Challenge 4: Increased Security Risks
As with many digital channels, increased security risks pose a threat to organic success. With more information being shared online every day, hackers have more incentive to get through security.
The easiest way to mitigate this is to make your site secure. While this used to be “suggested” by Google, it’s now pretty clear that you are unlikely to rank if you do not have a properly secured site. The good news is that securing your site is a relatively easy and inexpensive process.
While most new sites automatically have this security in place, if you have an older site (specifically one that begins with “http://” instead of “https://”) you will want to make sure to upgrade your security to avoid these risks (and help your SEO rank).
The first step is to purchase an SSL certificate. Next, all links within your site need to be updated to HTTPS.
Once all other settings are configured, browsers will recognize the SSL certificate that is linked to your domain and will label your site as secure. You should also complete a thorough check of your website to identify any weak points and devise a plan to take appropriate measures to reduce any security risks. Currently, non-secure sites are called out with a warning in the address bar, and the lack of a secure site can actively cause other, more secure, sites to rank higher than your page.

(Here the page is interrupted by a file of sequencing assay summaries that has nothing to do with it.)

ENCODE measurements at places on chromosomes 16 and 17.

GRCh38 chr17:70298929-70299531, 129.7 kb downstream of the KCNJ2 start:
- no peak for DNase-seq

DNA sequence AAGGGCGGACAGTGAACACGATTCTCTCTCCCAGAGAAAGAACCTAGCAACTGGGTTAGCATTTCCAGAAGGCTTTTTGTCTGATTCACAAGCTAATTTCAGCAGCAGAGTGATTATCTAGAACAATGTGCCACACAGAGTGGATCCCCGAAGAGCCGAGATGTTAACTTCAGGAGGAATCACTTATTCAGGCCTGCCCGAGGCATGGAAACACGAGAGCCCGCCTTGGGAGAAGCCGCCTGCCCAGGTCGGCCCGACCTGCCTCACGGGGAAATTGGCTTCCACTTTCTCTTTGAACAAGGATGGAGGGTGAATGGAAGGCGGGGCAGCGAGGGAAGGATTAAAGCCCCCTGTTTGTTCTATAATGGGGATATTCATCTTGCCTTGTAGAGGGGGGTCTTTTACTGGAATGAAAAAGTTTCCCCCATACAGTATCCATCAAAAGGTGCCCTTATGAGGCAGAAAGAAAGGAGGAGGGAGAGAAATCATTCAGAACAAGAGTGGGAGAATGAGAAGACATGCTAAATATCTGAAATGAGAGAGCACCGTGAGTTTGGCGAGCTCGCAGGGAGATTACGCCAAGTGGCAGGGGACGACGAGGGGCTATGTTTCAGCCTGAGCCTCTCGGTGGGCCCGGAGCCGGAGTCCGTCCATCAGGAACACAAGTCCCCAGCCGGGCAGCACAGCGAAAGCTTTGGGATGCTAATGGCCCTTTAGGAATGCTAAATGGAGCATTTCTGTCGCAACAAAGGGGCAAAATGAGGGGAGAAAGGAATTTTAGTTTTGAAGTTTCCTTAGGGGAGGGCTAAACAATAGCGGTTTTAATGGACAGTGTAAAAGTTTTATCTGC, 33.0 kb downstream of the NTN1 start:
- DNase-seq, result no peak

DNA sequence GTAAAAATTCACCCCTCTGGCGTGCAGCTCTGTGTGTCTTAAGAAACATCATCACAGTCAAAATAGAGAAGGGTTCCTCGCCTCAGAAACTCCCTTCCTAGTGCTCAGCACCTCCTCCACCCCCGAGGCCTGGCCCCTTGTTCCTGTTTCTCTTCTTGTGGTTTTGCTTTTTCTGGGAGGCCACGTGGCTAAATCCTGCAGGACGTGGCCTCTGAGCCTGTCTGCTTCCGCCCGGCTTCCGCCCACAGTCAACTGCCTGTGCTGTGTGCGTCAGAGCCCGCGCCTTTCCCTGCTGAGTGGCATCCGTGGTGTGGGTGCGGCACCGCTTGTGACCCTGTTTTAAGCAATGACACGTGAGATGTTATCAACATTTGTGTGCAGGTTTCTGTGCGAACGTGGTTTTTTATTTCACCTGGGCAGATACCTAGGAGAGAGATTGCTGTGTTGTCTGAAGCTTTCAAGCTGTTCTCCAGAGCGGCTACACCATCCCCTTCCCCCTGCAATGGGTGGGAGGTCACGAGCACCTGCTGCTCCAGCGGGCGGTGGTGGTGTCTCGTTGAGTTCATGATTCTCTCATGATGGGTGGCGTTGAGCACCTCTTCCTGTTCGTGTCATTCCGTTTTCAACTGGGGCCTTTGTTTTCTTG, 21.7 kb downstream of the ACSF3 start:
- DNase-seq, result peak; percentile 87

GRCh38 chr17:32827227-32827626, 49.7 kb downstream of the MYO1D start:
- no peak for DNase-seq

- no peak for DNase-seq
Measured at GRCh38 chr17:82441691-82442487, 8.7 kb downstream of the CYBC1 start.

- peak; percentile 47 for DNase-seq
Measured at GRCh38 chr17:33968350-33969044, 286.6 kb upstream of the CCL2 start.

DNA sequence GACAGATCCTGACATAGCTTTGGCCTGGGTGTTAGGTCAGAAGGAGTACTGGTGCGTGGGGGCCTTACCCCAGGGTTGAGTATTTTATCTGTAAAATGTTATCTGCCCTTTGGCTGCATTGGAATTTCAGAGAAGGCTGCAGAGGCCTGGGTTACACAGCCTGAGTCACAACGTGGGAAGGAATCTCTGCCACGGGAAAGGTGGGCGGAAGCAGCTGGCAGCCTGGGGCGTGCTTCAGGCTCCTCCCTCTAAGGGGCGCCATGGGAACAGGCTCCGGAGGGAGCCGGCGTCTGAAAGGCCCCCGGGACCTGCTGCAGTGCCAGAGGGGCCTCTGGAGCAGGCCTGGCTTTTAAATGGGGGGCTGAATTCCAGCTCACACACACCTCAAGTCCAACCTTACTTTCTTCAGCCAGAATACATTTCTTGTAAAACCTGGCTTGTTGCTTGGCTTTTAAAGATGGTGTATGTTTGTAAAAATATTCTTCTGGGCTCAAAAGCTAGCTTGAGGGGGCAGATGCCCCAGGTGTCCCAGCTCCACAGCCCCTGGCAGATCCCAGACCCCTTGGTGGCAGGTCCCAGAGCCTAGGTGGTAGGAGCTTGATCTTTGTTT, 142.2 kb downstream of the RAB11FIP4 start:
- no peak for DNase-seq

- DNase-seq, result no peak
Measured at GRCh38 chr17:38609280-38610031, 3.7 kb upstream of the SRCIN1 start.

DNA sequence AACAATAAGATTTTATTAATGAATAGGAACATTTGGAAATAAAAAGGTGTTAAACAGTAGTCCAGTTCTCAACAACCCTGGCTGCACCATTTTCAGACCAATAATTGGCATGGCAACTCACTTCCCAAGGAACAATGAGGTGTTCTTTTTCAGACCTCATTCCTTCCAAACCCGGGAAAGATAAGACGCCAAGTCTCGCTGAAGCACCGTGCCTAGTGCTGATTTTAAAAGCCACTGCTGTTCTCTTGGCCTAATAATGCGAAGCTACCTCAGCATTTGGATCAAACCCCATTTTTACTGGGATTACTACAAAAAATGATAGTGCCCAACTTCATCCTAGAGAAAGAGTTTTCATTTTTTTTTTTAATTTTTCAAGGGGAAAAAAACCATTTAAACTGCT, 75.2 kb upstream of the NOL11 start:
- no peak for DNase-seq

While there are literally hundreds of ranking factors that can impact SEO, and your site’s ability to properly market your business, security is one of the most important, and easiest ways to optimize your site.
Challenge 5: Keeping Up With Mobile
Just like with a desktop, load speed is important on a mobile device. Faster sites are likely to rank higher when it comes to mobile searches.
For a while, the best way to optimize your mobile experience was with the use of accelerated mobile pages, or AMP—mobile optimized pages of content. They provide a better user experience and load faster.AMP pages used to be given preferential treatment, but that is no longer the case.
The downside to AMP pages was that they required, essentially, making two completely different websites instead of just one. While having a fast mobile site is essential, there are now, thankfully, many ways you can optimize your mobile page speed without using AMP.
Mobile performance will always be important. Starting in 2018, Google began rolling out mobile-first indexing. This basically means Google ranks based on the mobile version of content, rather than the desktop version. While this could affect your SEO strategy, it’s also been a slow process—today many pages still haven’t switched to mobile-first indexing.